No Sub Panel?

Discussion in 'Electrical Forum discussion & Blog' started by PM5K, Apr 30, 2011.

  1. PM5K

    PM5K New Member

    Joined:
    Oct 9, 2006
    Location:
    San Antonio, TX
    I don't know if that's the correct terminology, but I've always seen setups like this:

    Main breaker panel outside near the meter. This panel would typically have very few breakers, for example I have one for a garage, one for my home, and a separate one for a 220 outlet.

    Then inside my home I have a sub panel that contains additional breakers that turn off specific sections of my home.

    So for example one breaker outside can turn off the entire home, then inside many breakers can turn off individual rooms, such as the kitchen, bedroom, bathroom, etc.

    On a relatives home I saw recently it only appears to have one panel outside by the meter. I haven't gone through it thoroughly but it has a lot of breakers, similar to what you'd typically see inside.

    Any thoughts on that? I was under the impression that you need to have one main breaker that can turn off power to the entire house. I don't know if there is something like that in the one breaker box outside.

    TIA
     
  2. jwelectric

    jwelectric Electrical Contractor/Instructor

    Joined:
    Jun 14, 2007
    Occupation:
    Instructor
    Location:
    North Carolina
    Yes, there has to be a service disconnect that is sometimes called the “main”.
    All the branch circuits or the breakers that turns everything off one at a time can be located either inside or outside.

    It is compliant to have the meter outside and the service disconnect inside with all the other breakers in that inside panel.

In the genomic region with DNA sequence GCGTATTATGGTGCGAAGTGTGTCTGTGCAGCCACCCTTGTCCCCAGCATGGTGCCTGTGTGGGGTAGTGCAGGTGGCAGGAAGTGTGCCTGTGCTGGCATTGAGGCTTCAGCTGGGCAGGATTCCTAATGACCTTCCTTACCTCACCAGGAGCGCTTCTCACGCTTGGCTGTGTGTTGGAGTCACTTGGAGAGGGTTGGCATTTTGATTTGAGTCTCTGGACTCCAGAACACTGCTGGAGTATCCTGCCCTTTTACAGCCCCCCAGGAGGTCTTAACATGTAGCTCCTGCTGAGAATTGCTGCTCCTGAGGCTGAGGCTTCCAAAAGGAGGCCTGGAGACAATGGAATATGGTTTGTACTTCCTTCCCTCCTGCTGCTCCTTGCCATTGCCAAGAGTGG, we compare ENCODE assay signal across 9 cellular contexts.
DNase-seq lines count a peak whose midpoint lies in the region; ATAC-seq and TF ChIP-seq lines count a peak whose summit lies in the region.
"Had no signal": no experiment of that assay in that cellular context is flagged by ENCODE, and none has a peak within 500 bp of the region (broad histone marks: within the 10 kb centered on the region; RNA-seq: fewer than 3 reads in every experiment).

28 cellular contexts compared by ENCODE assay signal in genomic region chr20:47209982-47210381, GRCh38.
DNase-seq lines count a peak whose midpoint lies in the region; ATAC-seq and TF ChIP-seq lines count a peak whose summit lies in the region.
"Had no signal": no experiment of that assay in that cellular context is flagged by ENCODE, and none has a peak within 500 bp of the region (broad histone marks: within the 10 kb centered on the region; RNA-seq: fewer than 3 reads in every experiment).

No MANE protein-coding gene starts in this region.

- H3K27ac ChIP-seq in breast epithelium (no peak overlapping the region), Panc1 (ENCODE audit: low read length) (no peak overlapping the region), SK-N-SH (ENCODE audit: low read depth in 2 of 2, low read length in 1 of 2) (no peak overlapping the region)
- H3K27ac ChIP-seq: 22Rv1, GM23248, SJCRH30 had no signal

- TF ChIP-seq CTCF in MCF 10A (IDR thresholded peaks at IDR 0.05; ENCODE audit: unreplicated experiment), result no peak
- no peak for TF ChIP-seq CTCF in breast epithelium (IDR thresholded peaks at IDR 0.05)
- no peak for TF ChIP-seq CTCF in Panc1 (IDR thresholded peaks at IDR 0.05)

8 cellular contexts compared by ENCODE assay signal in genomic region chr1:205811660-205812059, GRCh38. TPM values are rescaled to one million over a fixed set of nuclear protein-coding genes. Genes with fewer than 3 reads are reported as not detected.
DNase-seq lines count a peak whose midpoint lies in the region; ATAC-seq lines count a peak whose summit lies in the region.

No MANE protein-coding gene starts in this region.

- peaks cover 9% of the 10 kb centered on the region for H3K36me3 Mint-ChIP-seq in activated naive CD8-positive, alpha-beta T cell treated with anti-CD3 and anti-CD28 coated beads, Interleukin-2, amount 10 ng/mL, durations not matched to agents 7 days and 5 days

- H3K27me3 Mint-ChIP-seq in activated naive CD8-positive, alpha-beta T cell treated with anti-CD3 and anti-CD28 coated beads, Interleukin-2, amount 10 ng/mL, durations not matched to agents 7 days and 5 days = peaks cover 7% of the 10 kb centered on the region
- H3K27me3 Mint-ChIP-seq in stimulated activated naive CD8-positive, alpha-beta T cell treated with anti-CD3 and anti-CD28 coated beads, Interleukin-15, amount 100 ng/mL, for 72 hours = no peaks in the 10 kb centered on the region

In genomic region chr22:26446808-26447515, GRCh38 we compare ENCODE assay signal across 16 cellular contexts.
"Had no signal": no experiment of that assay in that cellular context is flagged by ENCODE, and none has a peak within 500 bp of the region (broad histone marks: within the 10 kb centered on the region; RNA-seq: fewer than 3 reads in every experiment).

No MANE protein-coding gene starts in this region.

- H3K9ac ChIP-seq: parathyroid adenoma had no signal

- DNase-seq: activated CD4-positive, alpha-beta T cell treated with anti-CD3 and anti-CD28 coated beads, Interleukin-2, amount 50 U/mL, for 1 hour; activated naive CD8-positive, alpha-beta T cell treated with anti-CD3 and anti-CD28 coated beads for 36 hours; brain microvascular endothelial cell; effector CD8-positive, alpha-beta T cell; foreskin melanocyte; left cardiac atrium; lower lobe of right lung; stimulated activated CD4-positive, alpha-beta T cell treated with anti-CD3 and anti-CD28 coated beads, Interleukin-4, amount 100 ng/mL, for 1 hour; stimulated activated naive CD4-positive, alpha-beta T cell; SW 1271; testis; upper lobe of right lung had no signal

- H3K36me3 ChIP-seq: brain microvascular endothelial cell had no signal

All this is a design issue and is mostly the choice of the installer.
     
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  4. hj

    hj Moderator & Master Plumber Staff Member

    Joined:
    Aug 31, 2004
    Occupation:
    Plumber
    Location:
    Cave Creek, Arizona
    Either way is proper. Sometimes it comes down to economics, which way uses the least wire to reach all the outlets in the house, and/or whether there is an appropriate location to install a subpanel.
     
  5. cacher_chick

    cacher_chick Test, Don't Guess!

    Joined:
    Jan 5, 2008
    Occupation:
    Test, Don't Guess!
    Location:
    Land of Cheese
    Often it depends on what part of the country you are located. You won't find any outdoor panels up here where it snows and blows. The houses all have one main panel with a main disconnect on the inside, as near to the service entrance as possible.
     
  6. drick

    drick In the Trades

    Joined:
    May 16, 2008
    The main breaker is most likely in that outside panel. There is no need for a separate panel. Take a closer look and you'll probably find a breaker marked for 100, 150, or 200 amps. This would most likely be the main for the house. It should be located at the top row or bottom row in the panel.

    -rick
     
  7. Rich B

    Rich B DIY Senior Member

    Joined:
    Sep 13, 2008
    Location:
    New Jersey

    Same thing in my area.....Meter outside.....panel inside very close to meter....main disconnect in that panel. Usually a 200 amp or larger service with todays electrical demands even if an older house gets a service change.......

    I was just in my next door neighbors basement helping him and noticed his servcie panel was like new...The house is old and that panel was done in '98.....probably when they bought it...200 amp panel.....Old one might have been flagged as needing replcament as a condition of the sale. I think it was a foreclosure and bank owned......Might have been so old it has glass fuses...mine did....
     
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